Dominic Cleal's Blog

CloudCamp London: Both feet back on the ground

Positive first

Before I get too pessimistic, I'd like to say thank you to the organisers of CloudCamp London for a generally good evening — it's great to see such a turnout for a tech event.

The highlight of the evening for me was getting to hear Simon Wardley of Canonical talk about utility computing again, if for only four minutes and fifty-nine seconds. I think I can even forgive him for gratuitous use of Comic Sans MS...

Open spaces

Not exactly a resounding success from where I was sat. We gathered into three groups, in order of size:

  • Cloud Architectures and Persistence
  • Standards and interoperability in the cloud
  • The Microsoft Azure Services Platform
I joined the group for cloud persistence, which is a particular interest of mine. Unfortunately, after a generally inaudible introduction by the moderator Matthew Fowler, the discussion quickly degenerated into the performance and cost of Amazon's Elastic Block Store (or is that Storage from the <title>?) and a sales pitch for RightScale.

Has anything actually changed?

It's been said many times already that cloud computing is just another form of outsourcing IT infrastructure/data/whatever. So your application now runs on servers sitting in somebody else's data centre, but everybody still appears to believe it has to run in exactly the same way as it might on your single box/small cluster. There seemed to be lots of interest in sticking with existing technologies such as MySQL, then bending and contorting them to "scale" in the "cloud".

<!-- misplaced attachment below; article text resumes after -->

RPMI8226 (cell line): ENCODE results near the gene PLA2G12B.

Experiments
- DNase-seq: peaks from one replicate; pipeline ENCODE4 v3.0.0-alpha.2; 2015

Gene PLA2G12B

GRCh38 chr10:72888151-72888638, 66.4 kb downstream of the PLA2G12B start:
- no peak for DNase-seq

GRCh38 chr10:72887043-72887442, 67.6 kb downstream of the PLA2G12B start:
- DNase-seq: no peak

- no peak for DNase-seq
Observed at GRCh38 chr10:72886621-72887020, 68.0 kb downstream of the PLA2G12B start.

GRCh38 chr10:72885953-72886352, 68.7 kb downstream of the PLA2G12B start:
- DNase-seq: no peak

Unfortunately for Matthew, the intended discussion about abstract storage of data and objects in distributed environments ended up pandering to those who were clinging to their traditional RDBMSs. Oh well, there was free pizza to look forward to.


While I could often hear the interoperability discussion better than the one I was sat in, I gather from my boss that the discussion was mostly focusing on compatibility of EC2-style APIs and server images.

I'm sure that's all well and good, but don't forget about the rest of the *aaS offerings — especially the vast differences in current PaaS providers (Google App Engine,, Project Caroline etc). These services are so new and different that there are few, if any commonalities between them — is PaaS interoperability unobtainable while it remains such a wide field?

Also, why should images full of architecture-specific binaries be used as generic and transferable components? What happens when I want to drop my application onto a CoolThreads SPARC server offered by some Infrastructure as a service provider? Is an operating system image the right layer to be working at?

Until next time

I look forward to the next CloudCamp London where I hope to see more focus on PaaS-style services — I'd be more than happy to trade experiences, rather than just hearing about Amazon and EC2. Until next time!